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Lets again look at the same shorting opportunity and add the Commodity Channel Index (CCI). This is an overbought (+100 or greater)/oversold (-100 or greater) oscillator. Notice at the time of our short entry, CCI was giving an overbought reading, suggesting this was a high odds opportunity to sell short. Notice the overbought CCI reading I circled. This is in line with our short entry which makes CCI look attractive as a decision making tool. However, keep in mind that price does not turn lower because CCI is overbought, it turns lower because it has reached a price level where supply exceeds demand. As for using it for confirmation, it’s a decent secondary decision making tool. If CCI was our primary decision making tool here for entry and exit, we would have entered the trade early and maybe stopped out for a loss and we also would have taken profits way too early.

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Last but not least, let’s add Slow Stochastics to our successful short term trade. Stochastics are a very popular overbought/oversold oscillator. The typical buy and sell signal are a moving average (red and blue lines) cross in overbought and oversold territory. Did the Stochastics sell signal line up with our price action sell signal, yes. Did the Stochastics buy signal line up with our price action profit target demand level, yes. Did we need Stochastics for this trading opportunity, no.

The most important point here is that while indicators and oscillators can assist in ones “comfort” level, these can’t be used as primary decision making tools. These tools don’t know anything about supply and demand and don’t consider it. It’s not that they are broken or don’t work. They are mathematically generated lines on your chart. The math is always correct. Whether that math leads to profits or losses in your trading account is the question most novice traders never ask and it happens to be the only question that matters. As John Candy showed us, there are many ways to reach our destination. Trading is only slightly different. While you can use indicators and oscillators as confirmation tools, if you are NOT filtering these buy and sell signals through real demand and supply levels, you are traveling east and west, trying to reach that North Pole, good luck with that. If you must use indicators and oscillators, go ahead and use them. Again, just make sure you filter those signals they spit out through proper supply and demand analysis.  If I just repeated myself three times, it’s only because it’s so important and we at Online Trading Academy care about you and your financial well being.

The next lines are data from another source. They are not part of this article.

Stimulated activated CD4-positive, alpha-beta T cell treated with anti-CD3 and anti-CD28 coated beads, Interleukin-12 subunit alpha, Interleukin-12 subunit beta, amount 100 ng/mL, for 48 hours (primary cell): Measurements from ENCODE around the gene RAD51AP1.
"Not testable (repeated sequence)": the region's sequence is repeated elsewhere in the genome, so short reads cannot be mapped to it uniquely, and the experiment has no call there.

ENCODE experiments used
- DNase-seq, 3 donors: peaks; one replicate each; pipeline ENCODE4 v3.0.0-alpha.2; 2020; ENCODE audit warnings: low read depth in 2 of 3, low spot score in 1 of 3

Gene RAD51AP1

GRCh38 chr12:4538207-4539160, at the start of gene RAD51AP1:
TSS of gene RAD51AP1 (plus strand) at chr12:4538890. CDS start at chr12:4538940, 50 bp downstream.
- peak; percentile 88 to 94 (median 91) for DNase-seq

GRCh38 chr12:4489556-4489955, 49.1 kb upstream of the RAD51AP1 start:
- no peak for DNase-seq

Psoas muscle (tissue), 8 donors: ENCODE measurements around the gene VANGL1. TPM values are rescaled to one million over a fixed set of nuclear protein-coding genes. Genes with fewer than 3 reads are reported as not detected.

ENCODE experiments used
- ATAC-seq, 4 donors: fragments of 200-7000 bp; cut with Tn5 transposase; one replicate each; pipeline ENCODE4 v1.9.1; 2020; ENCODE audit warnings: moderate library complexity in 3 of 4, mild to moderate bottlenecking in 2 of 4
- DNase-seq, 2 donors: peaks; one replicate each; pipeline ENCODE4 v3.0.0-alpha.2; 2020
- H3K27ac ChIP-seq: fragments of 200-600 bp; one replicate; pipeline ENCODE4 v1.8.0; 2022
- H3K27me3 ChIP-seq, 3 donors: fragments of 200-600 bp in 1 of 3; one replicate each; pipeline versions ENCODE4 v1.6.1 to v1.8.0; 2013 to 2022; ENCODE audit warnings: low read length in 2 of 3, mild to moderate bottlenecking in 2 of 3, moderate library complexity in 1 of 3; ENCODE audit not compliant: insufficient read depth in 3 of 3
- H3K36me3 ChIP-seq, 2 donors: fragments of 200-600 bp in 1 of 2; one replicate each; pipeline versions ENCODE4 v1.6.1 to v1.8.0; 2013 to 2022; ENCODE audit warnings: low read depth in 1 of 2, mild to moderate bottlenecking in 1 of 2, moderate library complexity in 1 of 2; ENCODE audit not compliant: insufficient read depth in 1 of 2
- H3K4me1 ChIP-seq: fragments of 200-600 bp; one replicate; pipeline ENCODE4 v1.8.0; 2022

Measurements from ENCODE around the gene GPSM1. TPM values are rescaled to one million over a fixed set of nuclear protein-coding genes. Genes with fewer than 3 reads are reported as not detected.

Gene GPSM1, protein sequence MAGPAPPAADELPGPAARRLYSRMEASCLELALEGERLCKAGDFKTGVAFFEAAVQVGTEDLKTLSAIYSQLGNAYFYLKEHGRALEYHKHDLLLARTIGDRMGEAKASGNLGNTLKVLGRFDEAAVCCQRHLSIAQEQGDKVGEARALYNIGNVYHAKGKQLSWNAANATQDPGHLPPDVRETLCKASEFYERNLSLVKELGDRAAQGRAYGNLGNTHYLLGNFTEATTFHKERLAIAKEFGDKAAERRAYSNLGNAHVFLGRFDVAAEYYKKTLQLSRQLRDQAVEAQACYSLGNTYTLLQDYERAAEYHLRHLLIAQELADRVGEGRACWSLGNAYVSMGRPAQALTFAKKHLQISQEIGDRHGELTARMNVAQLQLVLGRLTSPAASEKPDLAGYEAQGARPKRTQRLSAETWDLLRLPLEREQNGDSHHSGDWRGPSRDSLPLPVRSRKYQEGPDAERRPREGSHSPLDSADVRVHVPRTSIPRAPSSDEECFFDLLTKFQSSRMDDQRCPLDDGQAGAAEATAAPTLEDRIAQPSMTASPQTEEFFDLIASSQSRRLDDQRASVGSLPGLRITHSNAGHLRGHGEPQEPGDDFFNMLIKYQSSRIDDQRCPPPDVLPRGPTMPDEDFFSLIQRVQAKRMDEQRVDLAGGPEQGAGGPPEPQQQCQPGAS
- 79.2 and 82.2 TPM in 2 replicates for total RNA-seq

Hope this was helpful. Have a great day.

Sam Seiden

sseiden@tradingacademy.com

Disclaimer
This newsletter is written for educational purposes only. By no means do any of its contents recommend, advocate or urge the buying, selling or holding of any financial instrument whatsoever. Trading and Investing involves high levels of risk. The author expresses personal opinions and will not assume any responsibility whatsoever for the actions of the reader. The author may or may not have positions in Financial Instruments discussed in this newsletter. Future results can be dramatically different from the opinions expressed herein. Past performance does not guarantee future results. Reprints allowed for private reading only, for all else, please obtain permission.